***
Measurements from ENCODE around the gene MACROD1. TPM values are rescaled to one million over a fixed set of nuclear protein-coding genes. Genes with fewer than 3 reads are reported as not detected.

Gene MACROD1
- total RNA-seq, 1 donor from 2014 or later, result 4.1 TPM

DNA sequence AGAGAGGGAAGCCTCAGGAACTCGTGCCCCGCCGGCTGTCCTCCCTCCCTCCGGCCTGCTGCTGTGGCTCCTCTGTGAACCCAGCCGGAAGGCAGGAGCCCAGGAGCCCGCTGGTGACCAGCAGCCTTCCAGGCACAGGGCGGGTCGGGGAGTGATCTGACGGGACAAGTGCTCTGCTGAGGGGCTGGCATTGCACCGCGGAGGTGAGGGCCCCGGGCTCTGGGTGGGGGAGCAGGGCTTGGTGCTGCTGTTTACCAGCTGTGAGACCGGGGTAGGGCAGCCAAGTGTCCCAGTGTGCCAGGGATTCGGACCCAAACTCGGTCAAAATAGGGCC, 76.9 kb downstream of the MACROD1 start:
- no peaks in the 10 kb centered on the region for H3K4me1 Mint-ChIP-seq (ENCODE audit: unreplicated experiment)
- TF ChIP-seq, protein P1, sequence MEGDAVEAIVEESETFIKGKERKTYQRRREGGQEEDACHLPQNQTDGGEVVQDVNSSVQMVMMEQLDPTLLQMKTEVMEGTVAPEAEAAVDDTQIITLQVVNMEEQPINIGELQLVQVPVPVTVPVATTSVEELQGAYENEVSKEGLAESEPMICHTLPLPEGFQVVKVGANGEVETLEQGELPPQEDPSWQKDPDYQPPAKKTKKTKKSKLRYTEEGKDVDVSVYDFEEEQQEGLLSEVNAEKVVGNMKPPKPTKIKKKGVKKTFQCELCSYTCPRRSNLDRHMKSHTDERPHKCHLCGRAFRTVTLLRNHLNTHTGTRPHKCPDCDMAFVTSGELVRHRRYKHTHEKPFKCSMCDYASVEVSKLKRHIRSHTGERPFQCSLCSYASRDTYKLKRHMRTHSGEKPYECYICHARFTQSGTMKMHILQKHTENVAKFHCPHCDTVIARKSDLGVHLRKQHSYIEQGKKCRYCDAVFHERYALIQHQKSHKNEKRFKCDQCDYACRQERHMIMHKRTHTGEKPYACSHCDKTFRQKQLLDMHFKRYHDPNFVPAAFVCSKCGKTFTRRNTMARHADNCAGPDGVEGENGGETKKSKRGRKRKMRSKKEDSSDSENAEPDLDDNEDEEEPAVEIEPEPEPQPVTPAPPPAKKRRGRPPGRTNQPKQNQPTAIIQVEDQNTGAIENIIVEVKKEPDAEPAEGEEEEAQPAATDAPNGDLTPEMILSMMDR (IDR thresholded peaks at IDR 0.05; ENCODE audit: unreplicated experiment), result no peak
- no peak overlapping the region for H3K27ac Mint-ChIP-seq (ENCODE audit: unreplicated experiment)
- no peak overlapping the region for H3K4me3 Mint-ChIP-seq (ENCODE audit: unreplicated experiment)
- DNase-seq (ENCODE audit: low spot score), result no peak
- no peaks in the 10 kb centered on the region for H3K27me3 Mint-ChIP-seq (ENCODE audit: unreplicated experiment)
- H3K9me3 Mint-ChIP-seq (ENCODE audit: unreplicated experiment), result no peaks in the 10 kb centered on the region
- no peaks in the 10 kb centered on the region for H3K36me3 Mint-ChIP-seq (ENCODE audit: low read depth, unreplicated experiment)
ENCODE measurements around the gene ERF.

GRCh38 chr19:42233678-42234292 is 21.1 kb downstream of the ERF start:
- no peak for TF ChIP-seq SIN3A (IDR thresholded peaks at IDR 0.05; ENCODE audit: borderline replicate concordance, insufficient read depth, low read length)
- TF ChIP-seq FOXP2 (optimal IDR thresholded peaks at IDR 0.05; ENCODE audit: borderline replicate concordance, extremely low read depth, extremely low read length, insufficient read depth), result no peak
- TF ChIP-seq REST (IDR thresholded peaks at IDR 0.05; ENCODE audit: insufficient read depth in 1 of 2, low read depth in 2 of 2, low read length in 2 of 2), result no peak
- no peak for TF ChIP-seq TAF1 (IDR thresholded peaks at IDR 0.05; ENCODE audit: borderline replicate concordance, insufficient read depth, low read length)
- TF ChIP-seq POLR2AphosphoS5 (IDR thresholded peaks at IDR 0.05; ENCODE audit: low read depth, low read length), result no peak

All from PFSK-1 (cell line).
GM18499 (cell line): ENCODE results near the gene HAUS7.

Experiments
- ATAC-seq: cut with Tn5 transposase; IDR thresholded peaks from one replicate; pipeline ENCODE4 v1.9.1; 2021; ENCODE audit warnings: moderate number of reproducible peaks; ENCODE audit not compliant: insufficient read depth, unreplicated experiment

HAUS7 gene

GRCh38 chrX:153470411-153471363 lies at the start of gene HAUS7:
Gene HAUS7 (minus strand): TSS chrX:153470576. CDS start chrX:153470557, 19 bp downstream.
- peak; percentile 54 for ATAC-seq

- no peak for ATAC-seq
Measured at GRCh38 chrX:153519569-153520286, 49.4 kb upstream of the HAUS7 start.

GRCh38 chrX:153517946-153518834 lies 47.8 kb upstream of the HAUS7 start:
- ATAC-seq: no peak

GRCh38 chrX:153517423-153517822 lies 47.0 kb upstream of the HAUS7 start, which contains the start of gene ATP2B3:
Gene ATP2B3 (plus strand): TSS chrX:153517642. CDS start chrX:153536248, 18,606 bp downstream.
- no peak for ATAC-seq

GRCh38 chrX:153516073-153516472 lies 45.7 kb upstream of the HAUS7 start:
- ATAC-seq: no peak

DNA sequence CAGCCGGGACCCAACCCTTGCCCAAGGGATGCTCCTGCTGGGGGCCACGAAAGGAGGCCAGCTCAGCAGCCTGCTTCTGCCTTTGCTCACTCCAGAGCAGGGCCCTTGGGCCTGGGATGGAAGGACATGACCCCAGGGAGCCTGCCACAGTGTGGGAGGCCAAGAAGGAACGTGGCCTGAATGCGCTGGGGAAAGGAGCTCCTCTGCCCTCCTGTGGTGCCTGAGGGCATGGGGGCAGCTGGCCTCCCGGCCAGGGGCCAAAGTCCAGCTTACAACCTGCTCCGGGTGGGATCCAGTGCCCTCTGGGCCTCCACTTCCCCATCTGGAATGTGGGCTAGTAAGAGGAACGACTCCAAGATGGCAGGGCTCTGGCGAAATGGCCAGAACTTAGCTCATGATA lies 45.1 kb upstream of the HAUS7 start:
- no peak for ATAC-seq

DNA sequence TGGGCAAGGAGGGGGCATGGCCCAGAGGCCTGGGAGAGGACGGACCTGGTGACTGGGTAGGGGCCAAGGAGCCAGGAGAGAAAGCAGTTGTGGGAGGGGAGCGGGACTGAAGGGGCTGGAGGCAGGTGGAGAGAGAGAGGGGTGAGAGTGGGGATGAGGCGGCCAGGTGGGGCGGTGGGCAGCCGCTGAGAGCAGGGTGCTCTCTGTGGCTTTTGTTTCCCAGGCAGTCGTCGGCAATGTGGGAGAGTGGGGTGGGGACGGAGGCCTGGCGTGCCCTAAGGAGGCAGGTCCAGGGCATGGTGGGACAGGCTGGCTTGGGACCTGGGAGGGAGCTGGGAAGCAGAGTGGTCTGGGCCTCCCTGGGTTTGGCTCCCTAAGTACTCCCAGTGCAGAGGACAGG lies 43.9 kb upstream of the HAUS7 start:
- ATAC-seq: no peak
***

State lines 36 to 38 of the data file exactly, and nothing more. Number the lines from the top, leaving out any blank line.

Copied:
- ATAC-seq: no peak

DNA sequence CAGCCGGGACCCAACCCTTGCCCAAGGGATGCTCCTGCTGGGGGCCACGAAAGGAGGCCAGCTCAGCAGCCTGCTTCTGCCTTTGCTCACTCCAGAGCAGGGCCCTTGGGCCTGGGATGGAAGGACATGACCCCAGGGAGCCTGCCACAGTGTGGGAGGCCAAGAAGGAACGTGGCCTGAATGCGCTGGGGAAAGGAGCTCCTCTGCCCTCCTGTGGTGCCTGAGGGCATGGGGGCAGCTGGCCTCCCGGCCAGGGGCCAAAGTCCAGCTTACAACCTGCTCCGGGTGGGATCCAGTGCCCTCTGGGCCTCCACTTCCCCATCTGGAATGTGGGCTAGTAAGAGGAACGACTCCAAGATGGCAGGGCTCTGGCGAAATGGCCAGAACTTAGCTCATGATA lies 45.1 kb upstream of the HAUS7 start:
- no peak for ATAC-seq